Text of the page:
Immunization, Vaccines and Biologicals

Hepatitis A

Hepatitis A is a viral liver disease that can cause mild to severe illness. Globally, there are an estimated 1.4 million cases of hepatitis A every year. Unlike hepatitis B and C, hepatitis A infection does not cause chronic liver disease and is rarely fatal, but can cause debilitating symptoms and lead to acute liver failure, which is associated with high mortality.

Hepatitis A virus is transmitted primarily via the faecal/oral route through ingestion of contaminated food and water, or through direct contact with an infectious person. Improved sanitation and vaccination are the most effective ways to combat the disease.

Several hepatitis vaccines are available internationally. Both inactivated and live attenuated hepatitis A vaccines are highly immunogenic and immunization will generate long-lasting, possibly life-long, protection against hepatitis A in children as well as in adults.

Vaccination against hepatitis A should be part of a comprehensive plan for the prevention and control of viral hepatitis, including measures to improve hygiene and sanitation and measures for outbreak control.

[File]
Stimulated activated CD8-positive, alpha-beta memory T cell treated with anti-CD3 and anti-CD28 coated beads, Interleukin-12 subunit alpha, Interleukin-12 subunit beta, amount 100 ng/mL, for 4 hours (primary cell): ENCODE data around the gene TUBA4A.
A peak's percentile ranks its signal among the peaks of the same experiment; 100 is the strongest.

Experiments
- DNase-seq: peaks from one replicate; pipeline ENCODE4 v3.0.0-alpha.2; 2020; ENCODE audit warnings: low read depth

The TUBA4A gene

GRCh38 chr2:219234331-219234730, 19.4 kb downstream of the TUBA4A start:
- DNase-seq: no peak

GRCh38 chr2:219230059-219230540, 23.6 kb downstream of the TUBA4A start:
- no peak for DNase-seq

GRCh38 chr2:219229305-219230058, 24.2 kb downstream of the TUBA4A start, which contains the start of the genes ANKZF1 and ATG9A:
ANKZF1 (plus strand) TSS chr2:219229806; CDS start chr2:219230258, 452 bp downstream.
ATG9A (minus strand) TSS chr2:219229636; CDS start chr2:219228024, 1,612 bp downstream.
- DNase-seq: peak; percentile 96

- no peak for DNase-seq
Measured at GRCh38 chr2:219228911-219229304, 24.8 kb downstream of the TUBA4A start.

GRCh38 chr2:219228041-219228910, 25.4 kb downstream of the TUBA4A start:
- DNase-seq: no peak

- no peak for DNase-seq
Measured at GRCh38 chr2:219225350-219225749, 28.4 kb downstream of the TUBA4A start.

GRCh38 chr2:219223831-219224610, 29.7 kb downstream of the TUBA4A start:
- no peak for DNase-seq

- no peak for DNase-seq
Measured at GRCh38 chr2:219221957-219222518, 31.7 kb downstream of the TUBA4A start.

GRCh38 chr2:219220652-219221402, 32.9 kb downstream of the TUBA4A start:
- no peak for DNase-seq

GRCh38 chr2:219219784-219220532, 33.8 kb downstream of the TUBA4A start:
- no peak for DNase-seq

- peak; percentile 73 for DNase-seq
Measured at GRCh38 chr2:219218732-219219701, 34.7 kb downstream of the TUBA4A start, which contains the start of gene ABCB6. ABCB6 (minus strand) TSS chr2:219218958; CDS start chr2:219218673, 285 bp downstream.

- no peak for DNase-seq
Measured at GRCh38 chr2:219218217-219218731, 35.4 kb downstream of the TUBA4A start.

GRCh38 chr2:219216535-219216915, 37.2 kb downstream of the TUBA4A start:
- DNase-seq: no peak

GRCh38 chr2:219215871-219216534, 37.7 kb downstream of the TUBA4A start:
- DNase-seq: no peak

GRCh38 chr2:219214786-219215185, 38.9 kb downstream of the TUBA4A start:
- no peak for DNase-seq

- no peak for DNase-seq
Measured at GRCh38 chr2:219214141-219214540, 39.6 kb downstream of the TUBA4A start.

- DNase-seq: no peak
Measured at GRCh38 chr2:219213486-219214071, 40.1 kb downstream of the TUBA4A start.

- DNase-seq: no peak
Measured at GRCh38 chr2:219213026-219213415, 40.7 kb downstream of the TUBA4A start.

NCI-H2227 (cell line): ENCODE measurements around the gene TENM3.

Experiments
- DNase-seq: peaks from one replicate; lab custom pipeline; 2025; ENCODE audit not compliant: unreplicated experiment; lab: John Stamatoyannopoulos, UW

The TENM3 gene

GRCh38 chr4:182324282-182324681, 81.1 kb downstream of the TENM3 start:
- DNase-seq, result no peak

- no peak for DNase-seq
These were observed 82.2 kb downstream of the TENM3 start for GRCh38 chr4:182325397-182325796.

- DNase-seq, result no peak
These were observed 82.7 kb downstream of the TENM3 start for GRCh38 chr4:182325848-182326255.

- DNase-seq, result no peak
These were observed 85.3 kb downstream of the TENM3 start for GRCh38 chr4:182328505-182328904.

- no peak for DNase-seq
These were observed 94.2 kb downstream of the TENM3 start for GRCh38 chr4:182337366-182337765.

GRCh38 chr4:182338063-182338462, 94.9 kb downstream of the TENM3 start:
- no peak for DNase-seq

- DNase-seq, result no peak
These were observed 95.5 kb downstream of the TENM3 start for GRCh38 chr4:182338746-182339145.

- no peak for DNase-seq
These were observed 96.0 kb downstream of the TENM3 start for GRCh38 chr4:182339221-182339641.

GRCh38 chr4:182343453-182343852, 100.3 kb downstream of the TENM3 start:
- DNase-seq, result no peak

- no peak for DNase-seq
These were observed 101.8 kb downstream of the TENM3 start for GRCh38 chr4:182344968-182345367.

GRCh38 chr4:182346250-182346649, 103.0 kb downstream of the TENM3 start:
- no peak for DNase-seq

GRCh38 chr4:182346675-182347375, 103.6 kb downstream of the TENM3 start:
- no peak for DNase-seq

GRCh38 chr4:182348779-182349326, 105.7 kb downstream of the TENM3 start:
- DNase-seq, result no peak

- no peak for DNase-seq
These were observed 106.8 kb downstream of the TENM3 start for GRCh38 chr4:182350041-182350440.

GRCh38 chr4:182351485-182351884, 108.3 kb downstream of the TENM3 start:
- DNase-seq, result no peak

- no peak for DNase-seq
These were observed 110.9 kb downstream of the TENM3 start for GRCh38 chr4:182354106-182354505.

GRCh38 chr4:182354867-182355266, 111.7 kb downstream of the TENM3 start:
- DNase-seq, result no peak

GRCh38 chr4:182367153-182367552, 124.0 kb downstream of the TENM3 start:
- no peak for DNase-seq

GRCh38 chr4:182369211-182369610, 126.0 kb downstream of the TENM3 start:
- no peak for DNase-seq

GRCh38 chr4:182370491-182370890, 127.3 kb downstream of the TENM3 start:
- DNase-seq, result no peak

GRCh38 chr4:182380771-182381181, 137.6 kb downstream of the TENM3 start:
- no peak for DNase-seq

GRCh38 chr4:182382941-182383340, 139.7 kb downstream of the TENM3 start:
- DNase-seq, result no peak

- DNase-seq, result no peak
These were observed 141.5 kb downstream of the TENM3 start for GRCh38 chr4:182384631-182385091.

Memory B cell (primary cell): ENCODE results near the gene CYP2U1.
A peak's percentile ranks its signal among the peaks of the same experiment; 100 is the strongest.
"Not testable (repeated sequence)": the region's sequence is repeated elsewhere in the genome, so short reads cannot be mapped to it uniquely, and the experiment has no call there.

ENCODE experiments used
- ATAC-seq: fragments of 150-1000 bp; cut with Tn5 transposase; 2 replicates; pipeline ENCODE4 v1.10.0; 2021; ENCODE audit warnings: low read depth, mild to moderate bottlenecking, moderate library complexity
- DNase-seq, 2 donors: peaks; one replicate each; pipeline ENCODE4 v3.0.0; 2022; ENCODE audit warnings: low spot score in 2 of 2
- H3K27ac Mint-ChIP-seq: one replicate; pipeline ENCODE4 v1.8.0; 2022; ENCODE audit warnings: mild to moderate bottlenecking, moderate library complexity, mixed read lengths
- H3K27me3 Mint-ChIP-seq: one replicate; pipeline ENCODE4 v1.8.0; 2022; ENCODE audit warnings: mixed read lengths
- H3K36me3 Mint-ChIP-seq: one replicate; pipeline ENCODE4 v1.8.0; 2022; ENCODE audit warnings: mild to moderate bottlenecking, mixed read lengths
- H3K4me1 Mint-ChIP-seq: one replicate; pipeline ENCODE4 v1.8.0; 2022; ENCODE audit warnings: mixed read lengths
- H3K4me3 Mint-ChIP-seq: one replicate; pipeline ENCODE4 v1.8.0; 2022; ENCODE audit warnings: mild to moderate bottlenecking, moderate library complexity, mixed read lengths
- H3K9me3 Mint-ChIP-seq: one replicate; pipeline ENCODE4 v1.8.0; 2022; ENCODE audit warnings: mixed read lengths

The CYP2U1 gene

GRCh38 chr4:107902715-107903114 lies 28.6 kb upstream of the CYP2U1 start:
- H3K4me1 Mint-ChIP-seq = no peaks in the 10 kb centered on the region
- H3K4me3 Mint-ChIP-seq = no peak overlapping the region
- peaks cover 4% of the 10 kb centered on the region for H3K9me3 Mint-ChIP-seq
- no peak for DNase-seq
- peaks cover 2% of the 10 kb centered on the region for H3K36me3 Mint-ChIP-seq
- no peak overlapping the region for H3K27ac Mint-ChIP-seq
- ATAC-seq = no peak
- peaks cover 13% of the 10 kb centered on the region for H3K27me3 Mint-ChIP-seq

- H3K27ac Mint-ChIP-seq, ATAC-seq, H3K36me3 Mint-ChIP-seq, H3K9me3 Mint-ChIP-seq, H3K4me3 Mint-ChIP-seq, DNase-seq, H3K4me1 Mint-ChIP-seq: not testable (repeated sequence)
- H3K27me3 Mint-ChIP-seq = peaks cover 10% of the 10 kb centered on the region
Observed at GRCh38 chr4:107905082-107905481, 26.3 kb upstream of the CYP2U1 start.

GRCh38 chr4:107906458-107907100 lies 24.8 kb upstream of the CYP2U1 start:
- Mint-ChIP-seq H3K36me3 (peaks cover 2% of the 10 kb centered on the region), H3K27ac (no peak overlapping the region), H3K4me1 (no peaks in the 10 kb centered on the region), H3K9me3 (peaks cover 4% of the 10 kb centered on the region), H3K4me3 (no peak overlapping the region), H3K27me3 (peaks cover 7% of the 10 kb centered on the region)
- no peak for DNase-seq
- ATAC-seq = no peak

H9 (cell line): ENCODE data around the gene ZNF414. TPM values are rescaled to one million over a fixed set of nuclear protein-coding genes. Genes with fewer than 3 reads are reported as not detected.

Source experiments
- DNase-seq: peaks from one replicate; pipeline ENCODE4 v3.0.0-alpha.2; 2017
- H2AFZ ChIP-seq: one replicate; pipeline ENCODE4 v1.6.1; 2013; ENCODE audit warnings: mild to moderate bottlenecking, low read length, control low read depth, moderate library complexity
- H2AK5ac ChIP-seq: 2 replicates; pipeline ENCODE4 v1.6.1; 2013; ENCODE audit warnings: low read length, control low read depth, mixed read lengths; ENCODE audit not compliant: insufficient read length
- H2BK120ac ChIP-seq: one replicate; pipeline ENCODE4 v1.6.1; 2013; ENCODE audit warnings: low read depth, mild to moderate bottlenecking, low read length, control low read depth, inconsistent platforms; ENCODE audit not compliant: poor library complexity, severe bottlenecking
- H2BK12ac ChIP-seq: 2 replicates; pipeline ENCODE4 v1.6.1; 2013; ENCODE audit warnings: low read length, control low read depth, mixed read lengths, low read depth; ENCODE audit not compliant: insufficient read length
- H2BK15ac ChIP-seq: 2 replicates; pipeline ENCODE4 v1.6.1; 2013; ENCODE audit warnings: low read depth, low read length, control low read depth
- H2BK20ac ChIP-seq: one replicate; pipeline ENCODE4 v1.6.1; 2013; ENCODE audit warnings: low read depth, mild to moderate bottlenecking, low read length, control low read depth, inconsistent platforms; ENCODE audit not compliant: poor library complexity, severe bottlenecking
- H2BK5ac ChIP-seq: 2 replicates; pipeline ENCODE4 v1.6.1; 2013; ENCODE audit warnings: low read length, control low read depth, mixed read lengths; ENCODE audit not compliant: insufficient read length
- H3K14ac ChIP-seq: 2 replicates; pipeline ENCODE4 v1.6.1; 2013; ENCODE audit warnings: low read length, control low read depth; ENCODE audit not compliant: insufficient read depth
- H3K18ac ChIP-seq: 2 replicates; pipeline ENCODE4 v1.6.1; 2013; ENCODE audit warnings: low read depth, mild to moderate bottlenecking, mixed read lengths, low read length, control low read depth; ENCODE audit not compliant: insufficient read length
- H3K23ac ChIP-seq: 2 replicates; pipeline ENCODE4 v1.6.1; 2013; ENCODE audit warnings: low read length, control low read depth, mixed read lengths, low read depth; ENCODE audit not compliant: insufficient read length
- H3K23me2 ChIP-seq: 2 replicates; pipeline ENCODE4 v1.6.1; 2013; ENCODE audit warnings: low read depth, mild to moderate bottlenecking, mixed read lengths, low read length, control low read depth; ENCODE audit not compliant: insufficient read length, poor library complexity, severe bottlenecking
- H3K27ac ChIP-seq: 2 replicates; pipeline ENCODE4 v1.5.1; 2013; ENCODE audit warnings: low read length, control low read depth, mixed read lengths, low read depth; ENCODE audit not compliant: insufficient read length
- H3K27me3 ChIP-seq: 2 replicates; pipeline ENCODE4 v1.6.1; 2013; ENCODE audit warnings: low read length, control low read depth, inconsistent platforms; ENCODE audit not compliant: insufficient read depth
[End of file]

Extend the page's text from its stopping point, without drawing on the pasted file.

WHO recommends that vaccination against hepatitis A virus be integrated into the national immunization schedule for children aged 1 year or older, if indicated on the basis of local factors, including incidence of acute hepatitis A, level of endemicity, and consideration of cost-effectiveness.

The use of hepatitis A vaccine, rather than passive prophylaxis with immune globulin, is recommended for pre-exposure prophylaxis for individuals considered at increased risk, such as travellers to areas of higher hepatitis A endemicity, men who have sex with men, and people with chronic liver diseases. The vaccine can also be given as post-exposure prophylaxis to close contacts of acute cases of hepatitis A.

WHO position papers

Disease burden and surveillance

Vaccine topics

Programmes / Partnerships

Further information

Last updated: 6 March 2014